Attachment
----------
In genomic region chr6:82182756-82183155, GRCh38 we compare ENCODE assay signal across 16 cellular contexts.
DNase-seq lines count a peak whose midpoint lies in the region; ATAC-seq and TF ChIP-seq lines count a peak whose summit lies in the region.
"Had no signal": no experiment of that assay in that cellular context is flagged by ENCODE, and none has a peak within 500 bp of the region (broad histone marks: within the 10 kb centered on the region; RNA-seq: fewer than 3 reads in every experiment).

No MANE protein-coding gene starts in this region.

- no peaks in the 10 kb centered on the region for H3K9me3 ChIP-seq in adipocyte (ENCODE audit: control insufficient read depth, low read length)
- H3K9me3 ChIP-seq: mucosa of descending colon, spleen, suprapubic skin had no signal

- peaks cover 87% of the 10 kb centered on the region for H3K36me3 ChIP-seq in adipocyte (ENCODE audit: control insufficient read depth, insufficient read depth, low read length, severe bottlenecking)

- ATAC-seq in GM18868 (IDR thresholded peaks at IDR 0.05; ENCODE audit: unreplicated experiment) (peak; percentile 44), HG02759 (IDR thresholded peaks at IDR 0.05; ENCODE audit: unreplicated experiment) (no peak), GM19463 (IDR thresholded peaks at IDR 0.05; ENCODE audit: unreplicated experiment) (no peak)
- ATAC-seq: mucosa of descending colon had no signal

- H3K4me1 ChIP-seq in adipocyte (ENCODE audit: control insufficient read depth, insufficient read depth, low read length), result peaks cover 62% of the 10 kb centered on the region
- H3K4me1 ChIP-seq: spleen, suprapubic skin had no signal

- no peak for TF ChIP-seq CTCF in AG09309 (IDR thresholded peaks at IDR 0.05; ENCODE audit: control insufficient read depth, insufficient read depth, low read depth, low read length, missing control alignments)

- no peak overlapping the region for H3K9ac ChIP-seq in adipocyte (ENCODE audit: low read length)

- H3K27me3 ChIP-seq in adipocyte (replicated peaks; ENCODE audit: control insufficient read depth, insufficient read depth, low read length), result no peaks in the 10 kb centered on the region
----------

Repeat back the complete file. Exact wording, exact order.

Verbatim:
In genomic region chr6:82182756-82183155, GRCh38 we compare ENCODE assay signal across 16 cellular contexts.
DNase-seq lines count a peak whose midpoint lies in the region; ATAC-seq and TF ChIP-seq lines count a peak whose summit lies in the region.
"Had no signal": no experiment of that assay in that cellular context is flagged by ENCODE, and none has a peak within 500 bp of the region (broad histone marks: within the 10 kb centered on the region; RNA-seq: fewer than 3 reads in every experiment).

No MANE protein-coding gene starts in this region.

- no peaks in the 10 kb centered on the region for H3K9me3 ChIP-seq in adipocyte (ENCODE audit: control insufficient read depth, low read length)
- H3K9me3 ChIP-seq: mucosa of descending colon, spleen, suprapubic skin had no signal

- peaks cover 87% of the 10 kb centered on the region for H3K36me3 ChIP-seq in adipocyte (ENCODE audit: control insufficient read depth, insufficient read depth, low read length, severe bottlenecking)

- ATAC-seq in GM18868 (IDR thresholded peaks at IDR 0.05; ENCODE audit: unreplicated experiment) (peak; percentile 44), HG02759 (IDR thresholded peaks at IDR 0.05; ENCODE audit: unreplicated experiment) (no peak), GM19463 (IDR thresholded peaks at IDR 0.05; ENCODE audit: unreplicated experiment) (no peak)
- ATAC-seq: mucosa of descending colon had no signal

- H3K4me1 ChIP-seq in adipocyte (ENCODE audit: control insufficient read depth, insufficient read depth, low read length), result peaks cover 62% of the 10 kb centered on the region
- H3K4me1 ChIP-seq: spleen, suprapubic skin had no signal

- no peak for TF ChIP-seq CTCF in AG09309 (IDR thresholded peaks at IDR 0.05; ENCODE audit: control insufficient read depth, insufficient read depth, low read depth, low read length, missing control alignments)

- no peak overlapping the region for H3K9ac ChIP-seq in adipocyte (ENCODE audit: low read length)

- H3K27me3 ChIP-seq in adipocyte (replicated peaks; ENCODE audit: control insufficient read depth, insufficient read depth, low read length), result no peaks in the 10 kb centered on the region